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Rationalizing the denominator

  1. Jul 15, 2009 #1
    1. The problem statement, all variables and given/known data

    1/((i-s)^2)) how do i rationalize this , would i multpiy top and bottom by
    (i+s)^2
     
  2. jcsd
  3. Jul 15, 2009 #2

    tiny-tim

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    (rationalize? anyway …)

    Yup! :biggrin:
     
  4. Jul 15, 2009 #3
    k thank-you
     
  5. Aug 21, 2009 #4
    By the way, what is the proper term? (assuming "rationalize" is not)
     
  6. Aug 21, 2009 #5

    symbolipoint

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    "Rationalize" is the correct vocabulary for what you wanted.
     
  7. Aug 21, 2009 #6

    tiny-tim

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    Re: "Rationalizing"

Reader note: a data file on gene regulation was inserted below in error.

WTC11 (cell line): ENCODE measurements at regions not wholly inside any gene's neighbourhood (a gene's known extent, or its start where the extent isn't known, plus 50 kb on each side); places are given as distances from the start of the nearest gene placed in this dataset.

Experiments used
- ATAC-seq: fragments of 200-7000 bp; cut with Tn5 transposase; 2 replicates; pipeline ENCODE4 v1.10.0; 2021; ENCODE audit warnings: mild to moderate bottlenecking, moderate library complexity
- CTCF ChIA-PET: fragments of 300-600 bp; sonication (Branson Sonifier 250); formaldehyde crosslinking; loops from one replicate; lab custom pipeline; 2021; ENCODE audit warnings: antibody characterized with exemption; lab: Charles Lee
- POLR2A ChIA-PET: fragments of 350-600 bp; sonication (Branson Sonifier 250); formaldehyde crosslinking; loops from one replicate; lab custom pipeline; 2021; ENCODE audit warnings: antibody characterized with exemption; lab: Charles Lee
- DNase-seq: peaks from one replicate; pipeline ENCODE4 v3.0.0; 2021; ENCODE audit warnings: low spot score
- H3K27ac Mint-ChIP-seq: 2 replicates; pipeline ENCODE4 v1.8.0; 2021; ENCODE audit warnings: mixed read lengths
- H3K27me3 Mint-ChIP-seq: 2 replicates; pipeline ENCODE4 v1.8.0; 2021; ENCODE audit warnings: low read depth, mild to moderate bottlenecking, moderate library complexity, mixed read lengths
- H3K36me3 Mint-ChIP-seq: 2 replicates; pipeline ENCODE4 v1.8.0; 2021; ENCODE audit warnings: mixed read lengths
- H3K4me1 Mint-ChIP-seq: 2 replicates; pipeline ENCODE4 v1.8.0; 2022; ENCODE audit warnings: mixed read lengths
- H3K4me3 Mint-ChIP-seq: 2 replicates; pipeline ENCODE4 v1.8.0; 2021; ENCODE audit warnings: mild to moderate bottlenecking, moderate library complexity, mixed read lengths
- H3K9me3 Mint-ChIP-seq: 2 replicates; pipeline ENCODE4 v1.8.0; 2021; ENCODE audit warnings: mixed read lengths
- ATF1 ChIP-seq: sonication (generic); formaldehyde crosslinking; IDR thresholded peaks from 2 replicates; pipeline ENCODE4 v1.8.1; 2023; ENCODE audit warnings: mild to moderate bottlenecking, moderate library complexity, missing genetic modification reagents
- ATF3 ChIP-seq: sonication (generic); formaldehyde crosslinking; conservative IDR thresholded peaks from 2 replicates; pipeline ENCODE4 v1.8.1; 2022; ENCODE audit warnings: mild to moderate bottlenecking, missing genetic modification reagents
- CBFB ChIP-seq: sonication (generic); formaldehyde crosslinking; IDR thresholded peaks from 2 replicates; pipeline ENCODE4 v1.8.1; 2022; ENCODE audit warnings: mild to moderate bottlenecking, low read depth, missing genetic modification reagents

Hi Unit! Hi symbolipoint! :smile:

    Well, "rationalize" means to make rational, which this doesn't, neither in the English nor in the mathematical sense.

    It actually puts a complex number into the standard x + iy form, so I'd prefer to say "put into standard form" …

    however … now you raise the point, I see that http://hyperphysics.phy-astr.gsu.edu/hbase/cmplx2.html#c2 and others do say "rationalize" … I wonder why? :redface:
     
  8. Aug 21, 2009 #7

    Mentallic

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    But it's asking to rationalize the denominator which is achieved. The denominator becomes real, and possibly rational depending on the value of s.
     
  9. Aug 21, 2009 #8
    For ex. 1/i where i is complex number. By multiplying with i / i you get i / i2 = i / (-1), which makes the denominator real number (also rational) since I can write (-1) as (-1)/1 and the final equation would be i / (-1) / 1. Now the denominator is rational and I rationalize the equation. :smile:

    Regards.
     
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